I love that there is a month set aside to embrace my culture, one where I feel appreciated and valued. In September, there are many celebrations that take place in communities, at schools and even churches for Hispanic Heritage Month. 

But now that we are a few months past that designated time, I always ask myself why our culture can’t be celebrated year-round. Why is my culture put on the back burner every other month of the year? 

There are so many beautiful ways to serve and welcome the Hispanic community during all the other months as well. 

As someone living in a predominantly Latinx community, I am constantly immersed in my culture. I see the Mexican flag flying over many small businesses. Buildings with art depicting familiar symbols in our culture are everywhere, including calveras de azucar, which are the sugar skulls commonly seen with Dia de los Muertos. 

I see many signs in both English and Spanish. I walk into most places and feel seen, heard and appreciated. 

However, there was a community space I once went into and didn’t feel welcomed. It should have been the place where I was embraced and felt safe in my identity.

I should have felt valued and that people of my culture were welcomed there. This place was a local congregation claiming to be diverse, yet lacking any visible signs backing that up. The experience/ My visit left me feeling isolated rather than like I belonged. 

Congregations aiming to be accepting of people of different backgrounds, cultures, races and ethnicities have often lacked in creating a diverse space, one where all are welcomed with open arms. As a social work student working with congregations, I often reflect on what churches can do to create such a multicultural and inclusive environment. 

The church should be a place that most resembles God’s kingdom. I believe the kingdom includes all of God’s worshipping and fellowshipping alongside those with cultural differences. It is a place where cultures are embraced, celebrated, accommodated and loved.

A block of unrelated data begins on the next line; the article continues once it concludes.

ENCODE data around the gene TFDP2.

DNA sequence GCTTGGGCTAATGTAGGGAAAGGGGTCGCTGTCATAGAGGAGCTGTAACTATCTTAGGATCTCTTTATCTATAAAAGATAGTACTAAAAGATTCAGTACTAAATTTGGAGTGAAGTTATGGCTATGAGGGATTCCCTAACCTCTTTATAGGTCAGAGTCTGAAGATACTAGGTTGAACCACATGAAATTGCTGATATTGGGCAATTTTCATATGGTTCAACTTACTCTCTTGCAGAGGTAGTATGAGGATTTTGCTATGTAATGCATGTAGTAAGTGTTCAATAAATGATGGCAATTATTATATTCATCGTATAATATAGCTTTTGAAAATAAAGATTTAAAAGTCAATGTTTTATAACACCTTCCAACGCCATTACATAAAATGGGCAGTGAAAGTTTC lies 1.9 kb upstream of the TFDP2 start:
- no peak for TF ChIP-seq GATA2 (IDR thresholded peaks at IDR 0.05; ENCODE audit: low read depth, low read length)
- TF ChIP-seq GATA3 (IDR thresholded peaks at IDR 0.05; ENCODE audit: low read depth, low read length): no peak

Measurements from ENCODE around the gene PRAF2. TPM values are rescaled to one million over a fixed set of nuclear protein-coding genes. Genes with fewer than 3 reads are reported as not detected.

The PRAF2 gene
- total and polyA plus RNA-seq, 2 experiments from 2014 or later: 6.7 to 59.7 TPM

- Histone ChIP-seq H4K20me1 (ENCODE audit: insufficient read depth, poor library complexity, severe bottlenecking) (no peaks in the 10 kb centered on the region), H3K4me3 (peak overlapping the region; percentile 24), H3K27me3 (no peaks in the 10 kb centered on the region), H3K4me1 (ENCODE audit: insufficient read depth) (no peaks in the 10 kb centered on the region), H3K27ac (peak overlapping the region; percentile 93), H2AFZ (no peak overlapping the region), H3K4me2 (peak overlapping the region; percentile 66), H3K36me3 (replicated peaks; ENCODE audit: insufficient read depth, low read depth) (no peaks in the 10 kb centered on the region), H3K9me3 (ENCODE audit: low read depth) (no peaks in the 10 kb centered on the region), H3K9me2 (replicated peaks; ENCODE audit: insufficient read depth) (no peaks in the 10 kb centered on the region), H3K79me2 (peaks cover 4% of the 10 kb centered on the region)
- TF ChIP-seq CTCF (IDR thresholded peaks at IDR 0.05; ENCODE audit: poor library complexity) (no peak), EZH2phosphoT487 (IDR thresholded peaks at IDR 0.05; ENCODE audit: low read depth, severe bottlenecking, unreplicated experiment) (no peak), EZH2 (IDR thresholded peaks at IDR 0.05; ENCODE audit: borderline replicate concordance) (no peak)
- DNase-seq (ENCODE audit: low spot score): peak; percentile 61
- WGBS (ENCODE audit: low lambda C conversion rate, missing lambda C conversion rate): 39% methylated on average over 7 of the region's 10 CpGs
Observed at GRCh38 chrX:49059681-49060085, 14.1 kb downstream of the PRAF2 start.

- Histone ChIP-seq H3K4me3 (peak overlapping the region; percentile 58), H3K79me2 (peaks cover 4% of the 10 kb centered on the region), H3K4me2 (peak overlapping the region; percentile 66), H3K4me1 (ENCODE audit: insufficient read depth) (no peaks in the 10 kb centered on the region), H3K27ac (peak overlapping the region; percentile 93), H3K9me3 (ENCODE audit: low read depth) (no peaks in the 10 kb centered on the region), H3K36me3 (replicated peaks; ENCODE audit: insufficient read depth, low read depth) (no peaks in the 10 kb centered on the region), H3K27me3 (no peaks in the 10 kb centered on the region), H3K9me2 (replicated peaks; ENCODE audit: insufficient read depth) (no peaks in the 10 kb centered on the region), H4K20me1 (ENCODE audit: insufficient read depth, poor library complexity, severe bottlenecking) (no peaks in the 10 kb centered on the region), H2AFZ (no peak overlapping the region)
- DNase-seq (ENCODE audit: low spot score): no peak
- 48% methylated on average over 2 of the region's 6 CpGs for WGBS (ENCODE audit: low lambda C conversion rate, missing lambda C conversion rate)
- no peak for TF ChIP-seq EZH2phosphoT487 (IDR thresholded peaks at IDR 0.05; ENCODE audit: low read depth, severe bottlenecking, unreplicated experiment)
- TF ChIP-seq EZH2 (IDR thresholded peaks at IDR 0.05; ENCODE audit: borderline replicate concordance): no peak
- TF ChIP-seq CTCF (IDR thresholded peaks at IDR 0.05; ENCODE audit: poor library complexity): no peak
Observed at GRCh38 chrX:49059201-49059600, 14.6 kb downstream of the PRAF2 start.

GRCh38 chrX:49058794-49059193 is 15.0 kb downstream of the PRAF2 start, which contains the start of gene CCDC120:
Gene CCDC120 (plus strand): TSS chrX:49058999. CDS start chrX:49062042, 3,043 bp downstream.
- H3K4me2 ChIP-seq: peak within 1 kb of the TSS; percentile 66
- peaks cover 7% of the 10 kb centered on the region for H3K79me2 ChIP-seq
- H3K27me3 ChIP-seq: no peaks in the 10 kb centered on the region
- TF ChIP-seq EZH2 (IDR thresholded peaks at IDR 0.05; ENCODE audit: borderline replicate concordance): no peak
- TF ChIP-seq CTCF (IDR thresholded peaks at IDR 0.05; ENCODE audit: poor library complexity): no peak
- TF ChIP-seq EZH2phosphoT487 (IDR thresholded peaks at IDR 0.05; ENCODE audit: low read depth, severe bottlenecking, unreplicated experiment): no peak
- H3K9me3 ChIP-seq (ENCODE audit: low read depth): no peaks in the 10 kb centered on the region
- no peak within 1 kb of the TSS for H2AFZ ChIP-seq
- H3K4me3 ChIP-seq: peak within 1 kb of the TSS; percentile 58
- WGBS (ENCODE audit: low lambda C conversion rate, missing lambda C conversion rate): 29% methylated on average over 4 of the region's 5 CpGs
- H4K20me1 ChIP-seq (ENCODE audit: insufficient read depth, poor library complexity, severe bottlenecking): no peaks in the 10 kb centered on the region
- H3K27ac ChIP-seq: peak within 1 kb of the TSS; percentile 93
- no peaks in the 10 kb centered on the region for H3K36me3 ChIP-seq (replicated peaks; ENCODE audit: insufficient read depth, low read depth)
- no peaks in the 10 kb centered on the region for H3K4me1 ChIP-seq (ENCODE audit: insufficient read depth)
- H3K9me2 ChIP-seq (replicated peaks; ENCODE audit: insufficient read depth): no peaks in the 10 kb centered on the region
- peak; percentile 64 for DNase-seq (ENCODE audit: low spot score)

A multicultural congregation aims to build bridges. There are a few steps that would help create such a multicultural congregation. 

The first is beginning with self-examination, becoming aware of our beliefs and cultural identity. This means being aware of ourselves in different spaces. Cultural awareness begins by looking inward. 

We must ask ourselves, “Do I have personal biases or stereotypes for others?” The answer is most likely yes since implicit biases are in all of us. 

Congregational leadership should all go through the process of becoming self-aware to better serve congregants from different cultures. 

We must also be knowledgeable and willing to learn about different cultures. If there are church members who speak different languages, it is important to have printed materials available in their heart language. 

Churches should learn about the traditions and norms and celebrate the different cultural holidays of those within their congregations. For example, I attended an event hosted by a church highlighting Christmas celebrations across the world. 

The sanctuary was turned into a world marketplace where different booths represented different nations. The main stage held various performances, ranging from Native American dancing to singing Los Santos Reyes, a Mexican posada.

There are always opportunities for congregations to learn about different cultures and identify ways to celebrate them. As believers, we are reminded of this in the book of Acts. 

The early church was relational. Members were a part of each other’s lives in different ways. They prayed for and taught one another. They worshipped and broke bread together. 

We know we are disciples of Jesus by truly loving one another, even if we are from different cultures. It all comes down to approaching ministry from a place of cultural humility. 

Cultural humility, rather than cultural competency, is a lifelong process of self-reflection and self-critique where the individual not only learns about another’s culture but starts with an examination of their own beliefs and cultural identities. 

A multicultural congregation is not one that just has members from different backgrounds, checking all the “diversity” boxes. It is, instead, one that is intentional in getting to know the life experiences of others. 

It is a congregation willing to have difficult conversations about what racism looks like and how to combat it in the church. It is one that is willing to admit and remain aware of its own history of oppressive practices. 

A multicultural congregation is one that reflects God’s kingdom, one where people of different backgrounds, cultures, ethnicities and languages are loved, embraced, celebrated and accompanied. 

What a gentle yet powerful force that could be. 

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